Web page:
Niagara Falls: Straight to the Top
at Famous Door Theatre, through December 17
From the moment Monte Carlisle and Niagara Falls mount the Famous Door stage, it’s clear that Paula Killen’s latest show will continue her campy, over-the-top tradition, this time with a pinch of Gong Show and a dash of Vegas mixed in with the usual monologues. Carlisle (Chuck Larkin) is 90 percent hair, a red mass of uplifted locks that accent his sequined jacket and deadpan accompanist’s face. Niagara (Killen) swings onstage with the help of a barrel, spraying the audience with water from a plant fogger, then modestly strips off her yellow slicker to reveal a baby-doll dress that somehow matches her mismatched shoes, tiny red satin purse, and the red dot of lipstick on her nose. The crowd screams and hoots its approval; we’re in familiar territory. For those who love Killen for her chutzpah, her bright stage presence, and her long history as a performer in Chicago, nothing in this latest work will disappoint.
Niagara Falls is one of those lovable clowns who can never get what they want, distinguished from the common variety only by the fact that she actually is a clown, and not a very successful one. She’s in love with her Master, an abusive clown named Griggensbee who runs a local school, but he spurns her love while she resists his sexual advances and near assaults. Eager to become a real clown and to receive her red rubber nose, she’s tortured by the meaningless exercises and philosophical meditations her Master imposes. It’s not that she’s stupid; she just insists on seeing the good in everyone and everything (almost). So she’s doing a variety show about love, patriotism, loneliness, and her search for her personal clown. Niagara’s shticks include psychic reading, a modern interpretation of Salome, songs, and conversations on an onstage speakerphone whenever anyone calls in.
The most interesting, playful idea is the phone calls. The program lists a number and an E-mail address where audiences can reach Niagara during the show, and a few people seem to have taken her up on this offer. One audience member had Niagara call his mother in Baltimore, and a woman called in to ask Niagara out. The idea was more interesting than the conversations, but it was fun to wait for the phone to ring in the middle of a song or speech. These phone improvisations often seemed more Paula than Niagara though: eagerly accepting a date with a woman doesn’t fit with the clown’s pitiful supplications to her Master or her pride in her virginity.
Killen often emerges unexpectedly from behind the mask of Niagara to belt out a song, do a little Liza Minnelli imitation, or make an ironic comment. Deft vocal shifts signal the change as the higher-voiced, perky, giggling, mildly irritating clown persona drops away. Killen is good at using this performance-art convention to highlight stories important to her. And she sometimes drops the mask only slightly, using a calmer, deeper voice punctuated by giggles or brisk twitches. The best moment of this half-mask comes during the pivotal story of a woman jilted at the altar who goes through with the wedding anyway, marrying herself: the ultimate personal clown.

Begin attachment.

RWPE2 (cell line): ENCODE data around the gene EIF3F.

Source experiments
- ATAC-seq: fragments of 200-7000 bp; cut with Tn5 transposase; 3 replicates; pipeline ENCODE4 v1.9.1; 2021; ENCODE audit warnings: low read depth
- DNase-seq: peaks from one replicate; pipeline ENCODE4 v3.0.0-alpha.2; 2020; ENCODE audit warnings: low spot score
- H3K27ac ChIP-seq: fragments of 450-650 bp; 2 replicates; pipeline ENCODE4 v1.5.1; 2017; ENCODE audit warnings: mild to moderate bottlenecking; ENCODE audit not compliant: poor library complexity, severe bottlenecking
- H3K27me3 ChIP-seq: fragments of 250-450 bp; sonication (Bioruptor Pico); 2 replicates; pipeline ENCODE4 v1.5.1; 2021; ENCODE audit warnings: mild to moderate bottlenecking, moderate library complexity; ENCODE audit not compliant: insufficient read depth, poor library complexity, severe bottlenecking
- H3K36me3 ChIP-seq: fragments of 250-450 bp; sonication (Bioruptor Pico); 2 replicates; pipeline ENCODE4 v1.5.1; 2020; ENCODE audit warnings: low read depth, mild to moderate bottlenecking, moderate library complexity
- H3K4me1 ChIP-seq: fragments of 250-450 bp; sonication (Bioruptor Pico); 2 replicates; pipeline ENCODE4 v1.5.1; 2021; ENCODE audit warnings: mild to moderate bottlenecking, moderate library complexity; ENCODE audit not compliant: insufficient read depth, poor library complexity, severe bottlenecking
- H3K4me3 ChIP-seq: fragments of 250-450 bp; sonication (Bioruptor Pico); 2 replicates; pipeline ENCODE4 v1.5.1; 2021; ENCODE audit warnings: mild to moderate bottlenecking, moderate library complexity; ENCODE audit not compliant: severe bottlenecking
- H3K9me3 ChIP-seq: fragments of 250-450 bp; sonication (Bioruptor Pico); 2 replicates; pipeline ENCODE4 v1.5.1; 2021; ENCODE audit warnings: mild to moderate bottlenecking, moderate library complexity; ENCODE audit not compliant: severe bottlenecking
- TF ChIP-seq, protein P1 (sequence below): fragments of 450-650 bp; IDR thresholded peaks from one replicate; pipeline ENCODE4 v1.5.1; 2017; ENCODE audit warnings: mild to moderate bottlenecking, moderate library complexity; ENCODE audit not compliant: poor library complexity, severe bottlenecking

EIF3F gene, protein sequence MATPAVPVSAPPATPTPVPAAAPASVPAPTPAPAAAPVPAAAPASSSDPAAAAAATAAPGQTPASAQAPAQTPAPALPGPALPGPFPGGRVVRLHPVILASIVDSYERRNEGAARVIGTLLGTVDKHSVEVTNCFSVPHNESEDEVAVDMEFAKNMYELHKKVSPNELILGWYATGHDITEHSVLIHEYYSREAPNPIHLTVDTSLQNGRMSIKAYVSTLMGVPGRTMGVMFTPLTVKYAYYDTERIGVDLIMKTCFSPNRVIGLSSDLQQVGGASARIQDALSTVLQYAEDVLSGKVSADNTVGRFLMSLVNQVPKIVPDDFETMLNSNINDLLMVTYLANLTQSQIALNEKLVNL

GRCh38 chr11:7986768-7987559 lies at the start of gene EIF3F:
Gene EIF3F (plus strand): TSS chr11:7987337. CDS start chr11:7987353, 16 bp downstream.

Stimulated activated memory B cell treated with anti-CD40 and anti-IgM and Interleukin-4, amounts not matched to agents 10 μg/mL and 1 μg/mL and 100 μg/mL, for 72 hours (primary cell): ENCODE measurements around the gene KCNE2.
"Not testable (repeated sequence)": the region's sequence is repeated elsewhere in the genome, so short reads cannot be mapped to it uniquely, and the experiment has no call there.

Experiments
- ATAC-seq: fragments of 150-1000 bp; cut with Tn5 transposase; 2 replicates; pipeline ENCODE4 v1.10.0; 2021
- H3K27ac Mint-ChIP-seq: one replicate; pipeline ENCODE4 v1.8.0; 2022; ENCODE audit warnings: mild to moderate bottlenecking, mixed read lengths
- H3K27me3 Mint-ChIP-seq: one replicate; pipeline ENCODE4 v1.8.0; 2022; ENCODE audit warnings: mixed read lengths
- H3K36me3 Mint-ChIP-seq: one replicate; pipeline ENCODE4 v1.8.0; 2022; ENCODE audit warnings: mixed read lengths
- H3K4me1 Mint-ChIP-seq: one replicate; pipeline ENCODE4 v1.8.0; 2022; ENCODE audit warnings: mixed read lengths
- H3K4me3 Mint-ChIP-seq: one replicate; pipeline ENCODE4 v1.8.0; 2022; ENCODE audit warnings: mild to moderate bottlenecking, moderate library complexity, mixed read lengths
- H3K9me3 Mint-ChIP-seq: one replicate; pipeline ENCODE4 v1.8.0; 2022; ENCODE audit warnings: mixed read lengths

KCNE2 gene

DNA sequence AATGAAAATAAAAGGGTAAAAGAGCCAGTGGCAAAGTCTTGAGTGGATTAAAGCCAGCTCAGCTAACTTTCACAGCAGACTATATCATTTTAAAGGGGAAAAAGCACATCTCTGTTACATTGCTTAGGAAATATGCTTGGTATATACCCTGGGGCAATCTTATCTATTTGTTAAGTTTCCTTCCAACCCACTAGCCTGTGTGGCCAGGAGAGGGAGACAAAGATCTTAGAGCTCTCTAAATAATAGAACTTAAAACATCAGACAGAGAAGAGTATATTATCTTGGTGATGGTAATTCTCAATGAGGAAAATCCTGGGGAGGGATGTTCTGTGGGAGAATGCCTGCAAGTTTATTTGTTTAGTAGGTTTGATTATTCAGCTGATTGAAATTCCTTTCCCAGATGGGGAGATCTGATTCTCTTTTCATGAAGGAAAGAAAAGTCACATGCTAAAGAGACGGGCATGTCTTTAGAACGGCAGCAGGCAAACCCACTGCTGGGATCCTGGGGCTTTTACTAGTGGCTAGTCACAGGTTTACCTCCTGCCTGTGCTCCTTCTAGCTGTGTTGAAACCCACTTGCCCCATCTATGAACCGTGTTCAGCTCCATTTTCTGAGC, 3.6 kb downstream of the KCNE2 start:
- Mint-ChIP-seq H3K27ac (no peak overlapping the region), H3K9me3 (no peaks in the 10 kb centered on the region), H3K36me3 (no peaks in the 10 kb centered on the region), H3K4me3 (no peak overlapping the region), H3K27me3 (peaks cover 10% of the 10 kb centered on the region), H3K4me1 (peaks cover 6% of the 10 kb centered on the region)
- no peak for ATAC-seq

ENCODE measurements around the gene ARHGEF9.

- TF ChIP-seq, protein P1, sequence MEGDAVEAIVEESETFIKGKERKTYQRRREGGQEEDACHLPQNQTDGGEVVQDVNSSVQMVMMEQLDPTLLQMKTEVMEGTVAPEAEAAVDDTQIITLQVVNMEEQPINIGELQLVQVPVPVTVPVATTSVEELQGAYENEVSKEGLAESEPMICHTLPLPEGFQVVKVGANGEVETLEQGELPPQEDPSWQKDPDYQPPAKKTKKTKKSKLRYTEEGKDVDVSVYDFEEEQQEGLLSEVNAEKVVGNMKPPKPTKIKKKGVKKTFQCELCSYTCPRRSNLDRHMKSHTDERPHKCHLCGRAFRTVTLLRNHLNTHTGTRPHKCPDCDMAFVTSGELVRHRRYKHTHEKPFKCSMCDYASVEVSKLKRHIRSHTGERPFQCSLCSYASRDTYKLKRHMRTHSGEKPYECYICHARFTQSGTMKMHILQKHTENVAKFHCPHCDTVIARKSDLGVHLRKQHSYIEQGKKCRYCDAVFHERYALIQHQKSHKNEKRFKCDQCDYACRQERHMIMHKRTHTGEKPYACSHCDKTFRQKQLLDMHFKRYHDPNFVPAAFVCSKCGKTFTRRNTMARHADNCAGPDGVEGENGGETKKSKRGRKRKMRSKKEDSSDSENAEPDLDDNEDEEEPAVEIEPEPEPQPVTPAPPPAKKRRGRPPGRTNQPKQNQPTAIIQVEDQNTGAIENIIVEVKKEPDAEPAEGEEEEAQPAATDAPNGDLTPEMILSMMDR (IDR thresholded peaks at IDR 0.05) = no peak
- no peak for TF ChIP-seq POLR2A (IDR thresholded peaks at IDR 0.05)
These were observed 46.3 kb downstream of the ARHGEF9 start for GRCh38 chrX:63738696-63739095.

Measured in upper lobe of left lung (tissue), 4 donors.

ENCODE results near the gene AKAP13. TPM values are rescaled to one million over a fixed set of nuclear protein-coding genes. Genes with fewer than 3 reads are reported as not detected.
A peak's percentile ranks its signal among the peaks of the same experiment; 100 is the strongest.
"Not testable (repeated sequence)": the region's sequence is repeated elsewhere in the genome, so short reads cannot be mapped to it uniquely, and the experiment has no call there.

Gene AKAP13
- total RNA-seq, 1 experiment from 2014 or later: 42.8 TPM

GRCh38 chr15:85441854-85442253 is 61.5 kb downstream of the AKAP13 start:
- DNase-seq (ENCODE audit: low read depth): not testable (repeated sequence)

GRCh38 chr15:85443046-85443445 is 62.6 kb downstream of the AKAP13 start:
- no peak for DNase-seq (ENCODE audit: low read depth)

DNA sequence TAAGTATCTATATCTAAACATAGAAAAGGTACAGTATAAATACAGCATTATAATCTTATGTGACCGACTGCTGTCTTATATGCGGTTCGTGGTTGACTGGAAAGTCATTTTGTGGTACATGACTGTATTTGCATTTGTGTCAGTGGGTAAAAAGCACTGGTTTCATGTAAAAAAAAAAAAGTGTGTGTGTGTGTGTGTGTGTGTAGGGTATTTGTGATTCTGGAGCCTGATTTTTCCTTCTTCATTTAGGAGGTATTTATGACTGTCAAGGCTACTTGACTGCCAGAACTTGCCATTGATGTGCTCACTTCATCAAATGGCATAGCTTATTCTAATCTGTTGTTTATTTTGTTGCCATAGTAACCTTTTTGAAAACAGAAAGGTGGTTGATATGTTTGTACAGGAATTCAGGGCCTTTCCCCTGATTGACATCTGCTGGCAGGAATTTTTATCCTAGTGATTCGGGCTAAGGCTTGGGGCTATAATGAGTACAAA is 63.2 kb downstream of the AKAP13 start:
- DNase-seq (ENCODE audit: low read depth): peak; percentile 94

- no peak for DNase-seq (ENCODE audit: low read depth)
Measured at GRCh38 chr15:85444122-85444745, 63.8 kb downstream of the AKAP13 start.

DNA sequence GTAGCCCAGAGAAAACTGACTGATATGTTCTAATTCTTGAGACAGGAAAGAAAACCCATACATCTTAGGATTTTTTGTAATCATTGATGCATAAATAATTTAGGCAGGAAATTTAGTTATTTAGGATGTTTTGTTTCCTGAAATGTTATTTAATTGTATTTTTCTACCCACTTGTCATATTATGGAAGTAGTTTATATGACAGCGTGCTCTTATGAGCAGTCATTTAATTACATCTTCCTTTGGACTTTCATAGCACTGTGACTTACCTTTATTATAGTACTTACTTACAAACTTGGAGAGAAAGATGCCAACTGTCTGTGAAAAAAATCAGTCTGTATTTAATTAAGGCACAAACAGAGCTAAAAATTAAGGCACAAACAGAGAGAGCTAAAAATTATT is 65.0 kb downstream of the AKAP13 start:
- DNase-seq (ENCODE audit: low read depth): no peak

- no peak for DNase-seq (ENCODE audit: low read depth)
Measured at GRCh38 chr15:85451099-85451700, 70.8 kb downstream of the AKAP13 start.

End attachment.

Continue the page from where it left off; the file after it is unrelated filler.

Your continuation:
Because Killen’s character is a sketch more than a person, this unmasking and remasking strategy makes it easy for us to laugh at Niagara’s desperate anxiety and pluck. But it also emphasizes Killen’s sometimes too-literary writing. By creating a character that’s only a mask for her ideas, Killen makes herself the star of Niagara’s show–she wears her persona loosely, keeping the evening’s shtick flowing. Killen’s points about nationalist corruption, homophobia, ageism, abortion rights, and other social issues are crowbarred into Niagara’s monologues. The clown merely embodies the idea that a remarkable hopeful charm often survives even when someone’s dreams have been unacknowledged, abused, and abandoned. Even that theme is mocked, however, in deadpan versions of “Send in the Clowns” and rambling asides about the grief of love that make comedy out of the melodrama of Niagara’s loneliness.
It’s not that I wanted to weep for poor Niagara or expected Killen to take a more traditional theatrical approach to characterization, submerging herself to the point of invisibility. She’s an excellent performer, confidently carrying off her loose goofiness. But I would have liked to see her follow the character deeper into that goofiness, trusting Niagara enough to improvise through and with her, not to write and perform over her head. There’s a certain virtuosity in Killen’s work, an intellectual wit that can be very entertaining with the right mask. Niagara is dwarfed by Killen’s onstage persona and literary presence, and likable as she is, she seems lampooned by her creator’s ideas, if not by Killen herself.
Art accompanying story in printed newspaper (not available in this archive): photo/Susan Anderson.